In actuality, Vivian was busy much of the time working in Ms. Moore’s house, where a child underfoot wasn’t welcomed. This left Rachel on her own quite a bit, though not completely unsupervised. Ms. Moore’s hired man, Jonathan, had helped keep an eye on Rachel when Vivian couldn’t. Judging from his grizzled gray hair and his bonsai fingers, twisted from years of arthritis, Jonathan was even older than Ms. Moore. Yet Rachel never felt nervous around him the way she did around his employer.

One of her earliest memories was of Jonathan; she had tripped on something and fallen, and she was crying hard. Her mom must have been working, because it was Jonathan who had gently righted her. She remembered how softly he had said her name and how she felt instantly better. Jonathan always seemed to know how to make her feel safe. He even put up with her playing in the greenhouse, though Vivian didn’t approve, as long as she kept out of Ms. Moore’s way.

As Rachel grew older, Vivian scheduled enough chores and homework to keep her out of most kinds of trouble, and Jonathan checked in on her less and less. Of course, she wasn’t alone all the time. She spent every evening with her mother, and she often rode with Vivian during her weekly supply trips to Bensen, the nearest town. Trips to Bensen, where the highlight might be a treat from the bakery, were about as exciting as things got in Rachel’s life. She hadn’t minded that when she was little, but as she got older, she often wished that something—anything—would happen to her. She loved her mother, and her life on The Property wasn’t horrible by any means. But it was predictable. Nothing ever seemed to change; no one new ever drove down the long driveway from the main road. There were no other kids to play with, and even though Rachel usually did a pretty good job of entertaining herself, she still got restless sometimes.

Away was Rachel’s escape from boredom.

It was inevitable, really. Rachel lived right on the Line. Away was next door, and it was the opposite of boring. It was taboo. Perhaps someone with less imagination, or more friends, could have resisted the pull of something so forbidden, so tantalizingly close at hand, but Rachel was not that person.

Away had been around forever—it was even older than Ms. Moore. Yet it was rarely spoken of, at least officially. The streamer news seldom mentioned it; people in other parts of the country seemed to have forgotten it existed. But the people in Bensen hadn’t forgotten. And there was quite a collection of questionable literature about it available on the net. Of course, Rachel read everything she could about Away and the Others, every trashy, “true eyewitness account” she could find.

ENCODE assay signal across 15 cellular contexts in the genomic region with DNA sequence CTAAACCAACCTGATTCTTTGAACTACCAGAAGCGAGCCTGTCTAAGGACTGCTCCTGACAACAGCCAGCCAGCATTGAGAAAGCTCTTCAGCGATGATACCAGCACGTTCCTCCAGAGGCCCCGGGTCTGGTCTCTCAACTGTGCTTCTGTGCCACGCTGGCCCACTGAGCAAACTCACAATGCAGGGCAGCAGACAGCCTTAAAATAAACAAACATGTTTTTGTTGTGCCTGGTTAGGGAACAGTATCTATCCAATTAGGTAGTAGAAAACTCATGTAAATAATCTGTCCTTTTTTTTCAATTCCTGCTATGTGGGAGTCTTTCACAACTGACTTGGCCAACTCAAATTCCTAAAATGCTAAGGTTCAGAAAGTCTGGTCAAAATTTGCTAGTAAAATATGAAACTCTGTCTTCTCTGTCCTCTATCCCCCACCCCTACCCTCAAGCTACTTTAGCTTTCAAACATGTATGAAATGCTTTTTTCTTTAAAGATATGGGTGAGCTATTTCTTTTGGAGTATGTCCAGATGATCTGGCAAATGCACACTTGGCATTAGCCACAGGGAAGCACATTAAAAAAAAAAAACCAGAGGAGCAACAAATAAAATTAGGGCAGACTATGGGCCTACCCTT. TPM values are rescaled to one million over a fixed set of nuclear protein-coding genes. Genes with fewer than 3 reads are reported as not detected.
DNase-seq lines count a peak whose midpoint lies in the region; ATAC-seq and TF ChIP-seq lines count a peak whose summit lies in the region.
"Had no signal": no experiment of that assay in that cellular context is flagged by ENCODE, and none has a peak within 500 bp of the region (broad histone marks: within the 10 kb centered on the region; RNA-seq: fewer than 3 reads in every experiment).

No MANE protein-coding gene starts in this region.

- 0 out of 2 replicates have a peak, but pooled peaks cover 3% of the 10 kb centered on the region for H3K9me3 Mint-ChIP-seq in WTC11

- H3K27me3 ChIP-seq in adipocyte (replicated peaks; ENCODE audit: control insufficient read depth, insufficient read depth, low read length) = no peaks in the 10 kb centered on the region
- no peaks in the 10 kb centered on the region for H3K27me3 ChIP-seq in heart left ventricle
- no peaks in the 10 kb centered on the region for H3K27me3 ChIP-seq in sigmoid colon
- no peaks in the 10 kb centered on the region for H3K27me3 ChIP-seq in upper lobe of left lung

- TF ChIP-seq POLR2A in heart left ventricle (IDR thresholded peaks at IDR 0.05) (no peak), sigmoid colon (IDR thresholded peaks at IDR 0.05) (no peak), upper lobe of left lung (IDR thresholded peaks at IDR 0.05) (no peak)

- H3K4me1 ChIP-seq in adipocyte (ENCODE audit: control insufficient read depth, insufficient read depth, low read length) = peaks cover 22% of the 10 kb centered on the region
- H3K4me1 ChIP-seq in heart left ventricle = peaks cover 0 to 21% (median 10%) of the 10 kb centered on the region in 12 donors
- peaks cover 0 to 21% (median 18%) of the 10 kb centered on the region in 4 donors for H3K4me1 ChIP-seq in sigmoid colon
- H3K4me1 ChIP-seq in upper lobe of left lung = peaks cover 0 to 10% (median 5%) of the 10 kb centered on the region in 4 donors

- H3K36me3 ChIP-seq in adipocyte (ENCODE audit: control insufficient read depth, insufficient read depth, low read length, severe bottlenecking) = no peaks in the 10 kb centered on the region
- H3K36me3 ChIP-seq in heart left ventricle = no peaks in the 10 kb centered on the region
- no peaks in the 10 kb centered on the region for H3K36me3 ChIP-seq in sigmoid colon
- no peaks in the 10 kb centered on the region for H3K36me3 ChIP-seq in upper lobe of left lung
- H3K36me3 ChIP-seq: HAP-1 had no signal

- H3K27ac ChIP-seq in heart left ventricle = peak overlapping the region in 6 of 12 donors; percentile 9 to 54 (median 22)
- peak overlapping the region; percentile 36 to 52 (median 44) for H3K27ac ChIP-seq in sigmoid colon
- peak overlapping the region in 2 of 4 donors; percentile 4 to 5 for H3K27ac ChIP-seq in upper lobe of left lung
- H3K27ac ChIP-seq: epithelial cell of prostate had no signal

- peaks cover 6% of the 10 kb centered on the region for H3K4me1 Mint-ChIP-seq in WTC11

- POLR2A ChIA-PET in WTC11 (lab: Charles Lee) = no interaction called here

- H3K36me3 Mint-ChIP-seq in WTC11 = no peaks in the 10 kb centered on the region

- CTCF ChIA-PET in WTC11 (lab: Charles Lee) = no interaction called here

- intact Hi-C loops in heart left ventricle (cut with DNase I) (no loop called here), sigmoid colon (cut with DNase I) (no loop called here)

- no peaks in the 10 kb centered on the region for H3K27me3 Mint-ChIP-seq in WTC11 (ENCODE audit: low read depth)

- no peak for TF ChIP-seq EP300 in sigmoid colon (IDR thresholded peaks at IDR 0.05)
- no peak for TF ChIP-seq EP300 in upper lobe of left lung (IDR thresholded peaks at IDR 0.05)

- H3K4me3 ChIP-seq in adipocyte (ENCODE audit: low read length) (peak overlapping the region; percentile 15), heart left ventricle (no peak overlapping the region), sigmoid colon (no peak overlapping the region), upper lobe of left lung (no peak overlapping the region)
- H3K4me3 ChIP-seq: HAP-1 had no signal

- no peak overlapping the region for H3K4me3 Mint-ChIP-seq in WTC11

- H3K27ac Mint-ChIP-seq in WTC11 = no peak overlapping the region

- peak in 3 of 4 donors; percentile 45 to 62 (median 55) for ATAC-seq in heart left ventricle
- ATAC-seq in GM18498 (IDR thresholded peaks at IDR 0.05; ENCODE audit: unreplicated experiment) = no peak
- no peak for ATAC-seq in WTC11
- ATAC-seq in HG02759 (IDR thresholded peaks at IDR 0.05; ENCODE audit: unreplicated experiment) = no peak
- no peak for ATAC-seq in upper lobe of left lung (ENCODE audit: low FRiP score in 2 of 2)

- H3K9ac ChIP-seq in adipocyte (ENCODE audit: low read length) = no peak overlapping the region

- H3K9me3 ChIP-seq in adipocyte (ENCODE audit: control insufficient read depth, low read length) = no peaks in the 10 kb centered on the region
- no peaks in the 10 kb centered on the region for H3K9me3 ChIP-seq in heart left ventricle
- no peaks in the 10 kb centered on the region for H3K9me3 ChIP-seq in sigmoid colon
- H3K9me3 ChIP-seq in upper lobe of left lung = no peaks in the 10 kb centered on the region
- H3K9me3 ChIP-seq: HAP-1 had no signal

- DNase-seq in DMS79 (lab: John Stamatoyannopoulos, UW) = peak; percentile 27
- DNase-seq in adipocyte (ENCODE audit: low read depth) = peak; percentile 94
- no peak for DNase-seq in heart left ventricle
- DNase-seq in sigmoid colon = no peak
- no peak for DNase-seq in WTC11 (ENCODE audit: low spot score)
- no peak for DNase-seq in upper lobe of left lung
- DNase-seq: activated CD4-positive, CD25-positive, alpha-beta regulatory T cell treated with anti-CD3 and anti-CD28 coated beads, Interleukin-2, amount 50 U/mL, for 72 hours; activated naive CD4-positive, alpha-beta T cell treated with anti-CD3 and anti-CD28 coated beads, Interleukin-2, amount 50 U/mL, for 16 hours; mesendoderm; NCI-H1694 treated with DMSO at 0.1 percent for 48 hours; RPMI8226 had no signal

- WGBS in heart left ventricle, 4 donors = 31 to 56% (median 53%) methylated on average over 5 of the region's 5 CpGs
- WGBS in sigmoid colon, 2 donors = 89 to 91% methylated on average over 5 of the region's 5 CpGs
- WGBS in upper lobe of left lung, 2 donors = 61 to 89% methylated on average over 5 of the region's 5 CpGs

Vivian would have disapproved if she knew. She had always told Rachel that what happened to the Others was a tragedy, caused by government callousness. She wouldn’t have liked the way they were described in Rachel’s net books—at best as mindless husks, at worst as monsters. Vivian was pretty strict about Rachel’s streamer use anyway; it was reserved mostly for homework assignments. She did let Rachel watch a few stream shows, but only after she had screened them herself.

Vivian wanted Rachel to check out what she called “real books” at the Bensen library when they went to town for supplies. She’d try to talk Rachel into books about art history or girls with pet horses. Rachel thought art history and pet horses were boring and that real books were ancient and smelly. Half of them were falling apart at the seams, and most of the ones she could find about Away were outdated. The graphics were better on the net, and you could find almost anything you wanted, right from the streamer at home.

Rachel would sneak screen time when she was supposed to be doing schoolwork. All the stories about bizarre happenings and weird animals were thrilling. Some claimed that the Others were cannibals, or that they had super-human strength. One book had outlined the process by which Others could hypnotize a person and enslave them forever, or at least until they wanted to eat them. Even Vivian’s protests that the accounts were probably produced by government writers didn’t dampen her enthusiasm.

Rachel made up stories in her head about how the Others would creep up to the Line and try with all their might to break through. She imagined seeing one of the odd animals she had read about that were supposed to be so common deep in Away territory, things like birds with funny heads or house cats the size of sheep. Sometimes when she was looking out the greenhouse windows, Rachel did see birds on the Away side of the Line, and more than once she had seen deer standing frozen between tree trunks, certain of their own invisibility. But the birds were just regular birds, the same as any bird she’d ever seen, and the deer were just deer.